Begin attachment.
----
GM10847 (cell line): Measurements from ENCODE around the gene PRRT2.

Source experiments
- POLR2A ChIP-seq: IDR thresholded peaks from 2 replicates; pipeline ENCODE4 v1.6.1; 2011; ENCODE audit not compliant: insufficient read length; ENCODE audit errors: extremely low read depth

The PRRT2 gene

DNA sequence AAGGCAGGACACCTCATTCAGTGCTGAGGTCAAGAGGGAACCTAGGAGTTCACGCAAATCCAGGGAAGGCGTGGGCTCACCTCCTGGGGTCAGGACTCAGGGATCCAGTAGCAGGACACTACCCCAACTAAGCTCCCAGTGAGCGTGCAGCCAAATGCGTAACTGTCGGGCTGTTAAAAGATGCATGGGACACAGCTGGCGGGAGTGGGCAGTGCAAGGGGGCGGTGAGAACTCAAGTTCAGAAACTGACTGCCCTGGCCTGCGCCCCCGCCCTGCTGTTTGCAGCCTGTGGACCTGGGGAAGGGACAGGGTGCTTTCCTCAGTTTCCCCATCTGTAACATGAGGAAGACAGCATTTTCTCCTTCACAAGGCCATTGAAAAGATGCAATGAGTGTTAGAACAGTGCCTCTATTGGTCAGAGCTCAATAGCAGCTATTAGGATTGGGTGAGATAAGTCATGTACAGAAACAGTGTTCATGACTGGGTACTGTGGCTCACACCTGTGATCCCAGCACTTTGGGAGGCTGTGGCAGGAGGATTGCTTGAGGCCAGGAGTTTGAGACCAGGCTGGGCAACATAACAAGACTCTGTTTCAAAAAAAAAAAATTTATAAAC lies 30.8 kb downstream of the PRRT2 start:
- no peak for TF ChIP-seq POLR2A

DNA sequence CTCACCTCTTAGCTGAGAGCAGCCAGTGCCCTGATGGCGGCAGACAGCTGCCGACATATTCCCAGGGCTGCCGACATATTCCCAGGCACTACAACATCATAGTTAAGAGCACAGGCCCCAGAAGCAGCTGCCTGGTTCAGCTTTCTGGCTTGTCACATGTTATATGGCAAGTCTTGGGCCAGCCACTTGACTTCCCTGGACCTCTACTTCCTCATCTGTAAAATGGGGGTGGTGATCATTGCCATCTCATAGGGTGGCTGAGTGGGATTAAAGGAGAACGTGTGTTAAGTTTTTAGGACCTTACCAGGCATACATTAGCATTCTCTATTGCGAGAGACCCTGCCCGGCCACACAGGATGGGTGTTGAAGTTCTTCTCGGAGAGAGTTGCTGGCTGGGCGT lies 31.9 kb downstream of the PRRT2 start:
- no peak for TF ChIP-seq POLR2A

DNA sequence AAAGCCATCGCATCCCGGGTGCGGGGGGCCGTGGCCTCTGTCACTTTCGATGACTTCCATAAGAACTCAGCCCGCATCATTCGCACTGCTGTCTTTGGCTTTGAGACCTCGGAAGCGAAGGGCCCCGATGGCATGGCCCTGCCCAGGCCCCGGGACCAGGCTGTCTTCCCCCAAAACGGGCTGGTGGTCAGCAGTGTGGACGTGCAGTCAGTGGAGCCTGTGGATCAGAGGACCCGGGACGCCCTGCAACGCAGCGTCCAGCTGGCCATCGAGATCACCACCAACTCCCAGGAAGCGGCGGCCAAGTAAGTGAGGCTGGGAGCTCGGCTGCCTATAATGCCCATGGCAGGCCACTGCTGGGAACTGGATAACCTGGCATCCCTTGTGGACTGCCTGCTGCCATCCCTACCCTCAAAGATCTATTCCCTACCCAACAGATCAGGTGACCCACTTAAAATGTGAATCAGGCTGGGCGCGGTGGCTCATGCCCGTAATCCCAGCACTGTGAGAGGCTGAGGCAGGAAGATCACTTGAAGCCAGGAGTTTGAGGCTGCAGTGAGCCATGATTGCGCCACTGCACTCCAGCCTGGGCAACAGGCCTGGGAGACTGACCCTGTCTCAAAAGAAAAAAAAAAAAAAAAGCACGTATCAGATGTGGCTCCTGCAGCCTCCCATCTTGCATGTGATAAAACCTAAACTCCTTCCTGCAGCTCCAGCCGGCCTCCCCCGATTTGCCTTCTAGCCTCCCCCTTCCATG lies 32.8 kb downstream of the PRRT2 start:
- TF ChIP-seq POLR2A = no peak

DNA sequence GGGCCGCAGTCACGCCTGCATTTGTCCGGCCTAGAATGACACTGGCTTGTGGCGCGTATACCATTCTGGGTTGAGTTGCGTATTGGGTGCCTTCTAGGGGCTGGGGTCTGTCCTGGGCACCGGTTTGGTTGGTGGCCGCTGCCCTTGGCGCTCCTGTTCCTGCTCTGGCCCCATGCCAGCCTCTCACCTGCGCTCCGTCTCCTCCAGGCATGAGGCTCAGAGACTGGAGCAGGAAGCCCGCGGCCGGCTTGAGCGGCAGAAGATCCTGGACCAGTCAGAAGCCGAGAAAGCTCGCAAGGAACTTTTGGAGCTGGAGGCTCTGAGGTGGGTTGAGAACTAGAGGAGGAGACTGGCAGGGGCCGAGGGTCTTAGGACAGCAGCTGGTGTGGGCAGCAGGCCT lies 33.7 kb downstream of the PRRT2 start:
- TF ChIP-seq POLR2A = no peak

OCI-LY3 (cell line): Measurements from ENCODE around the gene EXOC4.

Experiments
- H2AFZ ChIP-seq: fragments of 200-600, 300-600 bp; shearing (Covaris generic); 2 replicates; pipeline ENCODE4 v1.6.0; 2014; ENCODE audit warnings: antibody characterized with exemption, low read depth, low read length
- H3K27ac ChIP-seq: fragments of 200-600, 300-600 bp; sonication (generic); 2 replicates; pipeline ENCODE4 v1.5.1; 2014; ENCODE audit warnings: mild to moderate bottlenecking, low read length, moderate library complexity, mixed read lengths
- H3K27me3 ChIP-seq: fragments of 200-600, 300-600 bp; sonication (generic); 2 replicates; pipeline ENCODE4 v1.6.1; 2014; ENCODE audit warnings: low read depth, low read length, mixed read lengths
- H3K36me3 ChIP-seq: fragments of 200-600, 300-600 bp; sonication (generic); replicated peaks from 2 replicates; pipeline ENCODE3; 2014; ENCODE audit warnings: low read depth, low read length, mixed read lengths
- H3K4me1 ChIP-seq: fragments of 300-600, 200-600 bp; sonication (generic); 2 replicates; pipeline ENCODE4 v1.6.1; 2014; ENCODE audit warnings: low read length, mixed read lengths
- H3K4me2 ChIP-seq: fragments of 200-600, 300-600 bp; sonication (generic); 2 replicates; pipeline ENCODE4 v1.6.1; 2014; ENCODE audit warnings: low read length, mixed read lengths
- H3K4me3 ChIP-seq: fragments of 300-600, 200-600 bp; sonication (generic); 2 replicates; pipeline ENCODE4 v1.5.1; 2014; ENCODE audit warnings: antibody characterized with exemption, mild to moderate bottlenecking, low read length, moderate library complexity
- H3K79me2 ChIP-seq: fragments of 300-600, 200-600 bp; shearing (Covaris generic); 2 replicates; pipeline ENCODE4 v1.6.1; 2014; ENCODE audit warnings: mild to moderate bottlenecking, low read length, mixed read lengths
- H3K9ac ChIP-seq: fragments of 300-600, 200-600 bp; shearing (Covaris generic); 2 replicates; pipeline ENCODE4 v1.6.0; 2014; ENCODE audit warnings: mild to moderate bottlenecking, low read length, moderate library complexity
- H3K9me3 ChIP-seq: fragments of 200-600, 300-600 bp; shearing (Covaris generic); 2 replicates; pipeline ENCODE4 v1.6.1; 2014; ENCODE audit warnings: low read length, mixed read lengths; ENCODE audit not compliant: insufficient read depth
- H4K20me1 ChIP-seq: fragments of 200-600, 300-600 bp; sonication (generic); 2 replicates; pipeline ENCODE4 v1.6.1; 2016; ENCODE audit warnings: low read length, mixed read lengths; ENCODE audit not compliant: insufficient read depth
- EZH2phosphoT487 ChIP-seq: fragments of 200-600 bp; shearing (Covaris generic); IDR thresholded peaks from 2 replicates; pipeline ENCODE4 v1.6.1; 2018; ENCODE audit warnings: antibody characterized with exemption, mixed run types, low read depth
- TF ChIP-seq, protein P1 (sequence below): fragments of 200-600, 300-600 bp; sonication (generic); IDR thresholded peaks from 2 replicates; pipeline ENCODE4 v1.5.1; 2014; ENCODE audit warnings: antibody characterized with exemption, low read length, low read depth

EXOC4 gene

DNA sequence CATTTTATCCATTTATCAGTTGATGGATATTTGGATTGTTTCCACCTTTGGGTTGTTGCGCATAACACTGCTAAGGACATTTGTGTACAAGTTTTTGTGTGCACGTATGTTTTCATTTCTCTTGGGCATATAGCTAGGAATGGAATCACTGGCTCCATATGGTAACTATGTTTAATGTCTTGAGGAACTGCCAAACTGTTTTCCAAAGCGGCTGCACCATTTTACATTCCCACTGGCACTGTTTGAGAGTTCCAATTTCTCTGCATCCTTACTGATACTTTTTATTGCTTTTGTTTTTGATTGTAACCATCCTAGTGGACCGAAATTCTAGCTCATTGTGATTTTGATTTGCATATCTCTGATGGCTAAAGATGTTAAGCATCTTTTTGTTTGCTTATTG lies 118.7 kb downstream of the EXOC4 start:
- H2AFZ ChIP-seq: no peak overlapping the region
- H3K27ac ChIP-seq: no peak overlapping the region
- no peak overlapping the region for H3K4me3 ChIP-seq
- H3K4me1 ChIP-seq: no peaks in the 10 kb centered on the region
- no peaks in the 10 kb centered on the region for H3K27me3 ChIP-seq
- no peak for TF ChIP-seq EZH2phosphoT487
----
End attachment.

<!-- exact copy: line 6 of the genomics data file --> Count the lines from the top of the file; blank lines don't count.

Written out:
- no peak for TF ChIP-seq POLR2A